A colleague recently asked me what my approach to capacity building is as a state coordinator in Michigan for the Region 8 Comprehensive Center (CC). My response might surprise you. I said, “I believe asking the right question is the most powerful process for strengthening the management and governance of a state education agency so that it can effectively achieve its objectives and fulfill its mission. The right question can unleash the collective wisdom in a room and lead to bold innovative solutions.” My colleague replied, “Why are questions so important? What constitutes a right question? How do I learn to ask the right question?” My answer follows.
Region 8 CC’s work involves solving complex problems in an uncertain and changing environment with a diverse group of people. Routine answers rarely apply. This kind of work demands adaptive expertise, where teams apply their collective knowledge and lived experiences to effectively create bold solutions to novel situations. Such sharing relies heavily on relationships built on mutual trust and respect, a belief that others know things that you don’t but that are important to getting the job done, and a willingness to access your ignorance and be vulnerable within the group. To create a culture that supports being vulnerable and sharing, consultants need to move away from telling people what we think they need to know and do, and instead use a particular form of questioning called “humble inquiry.”
Edgar H. Schein defines humble inquiry[i] in the following way:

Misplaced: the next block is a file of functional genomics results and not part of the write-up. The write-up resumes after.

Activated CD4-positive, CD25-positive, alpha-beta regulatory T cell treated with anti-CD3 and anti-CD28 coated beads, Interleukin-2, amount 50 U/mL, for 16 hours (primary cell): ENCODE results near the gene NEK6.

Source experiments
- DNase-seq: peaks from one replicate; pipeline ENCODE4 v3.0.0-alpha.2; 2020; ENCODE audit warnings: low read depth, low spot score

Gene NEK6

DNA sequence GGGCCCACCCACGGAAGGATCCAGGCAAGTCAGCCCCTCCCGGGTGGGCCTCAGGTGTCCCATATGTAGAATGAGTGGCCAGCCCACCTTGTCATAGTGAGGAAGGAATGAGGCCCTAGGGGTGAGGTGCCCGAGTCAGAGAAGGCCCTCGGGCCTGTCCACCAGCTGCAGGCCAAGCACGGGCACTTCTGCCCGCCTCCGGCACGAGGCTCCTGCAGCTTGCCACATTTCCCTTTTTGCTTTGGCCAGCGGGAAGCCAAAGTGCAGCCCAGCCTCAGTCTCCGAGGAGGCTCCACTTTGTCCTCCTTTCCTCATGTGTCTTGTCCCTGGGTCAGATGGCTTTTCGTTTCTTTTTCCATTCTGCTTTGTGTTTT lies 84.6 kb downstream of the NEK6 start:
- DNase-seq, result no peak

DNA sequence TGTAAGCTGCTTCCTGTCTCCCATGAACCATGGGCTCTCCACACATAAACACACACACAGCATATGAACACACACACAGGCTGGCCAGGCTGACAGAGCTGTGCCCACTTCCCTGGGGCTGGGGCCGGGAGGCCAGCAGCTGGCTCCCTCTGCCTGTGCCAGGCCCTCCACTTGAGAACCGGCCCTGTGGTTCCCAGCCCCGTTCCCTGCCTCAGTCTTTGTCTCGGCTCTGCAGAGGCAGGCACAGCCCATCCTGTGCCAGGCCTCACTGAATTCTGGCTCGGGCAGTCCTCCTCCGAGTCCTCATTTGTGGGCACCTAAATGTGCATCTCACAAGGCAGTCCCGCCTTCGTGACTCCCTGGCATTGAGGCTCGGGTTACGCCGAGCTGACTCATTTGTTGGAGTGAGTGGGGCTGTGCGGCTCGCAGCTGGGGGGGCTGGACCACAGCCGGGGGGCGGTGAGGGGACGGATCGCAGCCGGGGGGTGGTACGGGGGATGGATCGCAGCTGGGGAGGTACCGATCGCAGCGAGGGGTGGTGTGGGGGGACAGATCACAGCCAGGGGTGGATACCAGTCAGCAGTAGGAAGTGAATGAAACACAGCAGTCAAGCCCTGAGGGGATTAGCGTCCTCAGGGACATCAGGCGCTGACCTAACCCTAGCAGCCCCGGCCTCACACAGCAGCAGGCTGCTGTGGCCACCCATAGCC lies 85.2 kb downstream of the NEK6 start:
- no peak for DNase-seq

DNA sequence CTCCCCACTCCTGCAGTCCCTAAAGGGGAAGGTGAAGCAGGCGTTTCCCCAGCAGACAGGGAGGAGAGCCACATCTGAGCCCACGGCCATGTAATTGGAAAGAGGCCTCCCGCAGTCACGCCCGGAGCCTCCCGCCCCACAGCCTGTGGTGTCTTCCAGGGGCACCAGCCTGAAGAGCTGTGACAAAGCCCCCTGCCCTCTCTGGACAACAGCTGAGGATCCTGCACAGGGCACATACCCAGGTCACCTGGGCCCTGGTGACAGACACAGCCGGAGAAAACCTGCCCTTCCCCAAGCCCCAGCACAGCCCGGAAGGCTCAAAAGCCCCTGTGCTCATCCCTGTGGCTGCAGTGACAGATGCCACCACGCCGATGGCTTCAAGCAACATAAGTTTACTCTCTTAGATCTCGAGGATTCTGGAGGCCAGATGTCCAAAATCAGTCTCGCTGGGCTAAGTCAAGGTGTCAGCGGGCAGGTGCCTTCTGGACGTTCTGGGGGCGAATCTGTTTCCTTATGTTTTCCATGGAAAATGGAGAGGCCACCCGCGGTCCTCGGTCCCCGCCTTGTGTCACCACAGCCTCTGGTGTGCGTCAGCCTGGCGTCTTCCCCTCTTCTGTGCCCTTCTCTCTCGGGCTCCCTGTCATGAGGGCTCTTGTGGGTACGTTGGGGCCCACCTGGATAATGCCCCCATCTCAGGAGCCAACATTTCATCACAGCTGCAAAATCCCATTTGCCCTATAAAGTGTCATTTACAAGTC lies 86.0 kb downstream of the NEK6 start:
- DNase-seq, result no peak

Humble Inquiry is the fine art of drawing someone out, of asking questions to which you do not already know the answer, of building a relationship based on curiosity and interest in the other person.
Telling is often viewed as off putting or offensive by another person. Many interpret being told as implying they don’t know anything. On the other hand, asking can be empowering, especially when it makes the thinking of others visible and advances everyone’s understanding. The answer lies in the question. As the quality of the question increases, so does the quality of the relationship and work. But not all questions are equivalent.
There is no formula for creating the perfect question, it derives from an attitude of genuine interest, curiosity, and humility. You accomplish this by minimizing your biases about the person, clearing your mind of any preconceived ideas about the topic, and being ready to actively listen. The person speaking will determine your level of interest not only from your question but how well you hear what is said. Developing these attitudes may take some learning and unlearning.
A first step in engaging in humble inquiry is to learn to reflect on what is going on in your heart and mind, your current situation, and the state of your relationships before acting. Questions you might ask yourself include
- What is going on in my own head?
- What do I care about?
- What is going on in my situation?
- What is the status of my relationships?
I ended my conversation with my colleague with an inquiry question, and I pose it to you now, “What do you plan to do with this information?”
[i] Schein, E. H. (2013). Humble Inquiry: The Gentle Art of Asking Instead of Telling. San Francisco, CA: Barrett-Koehler Publishers.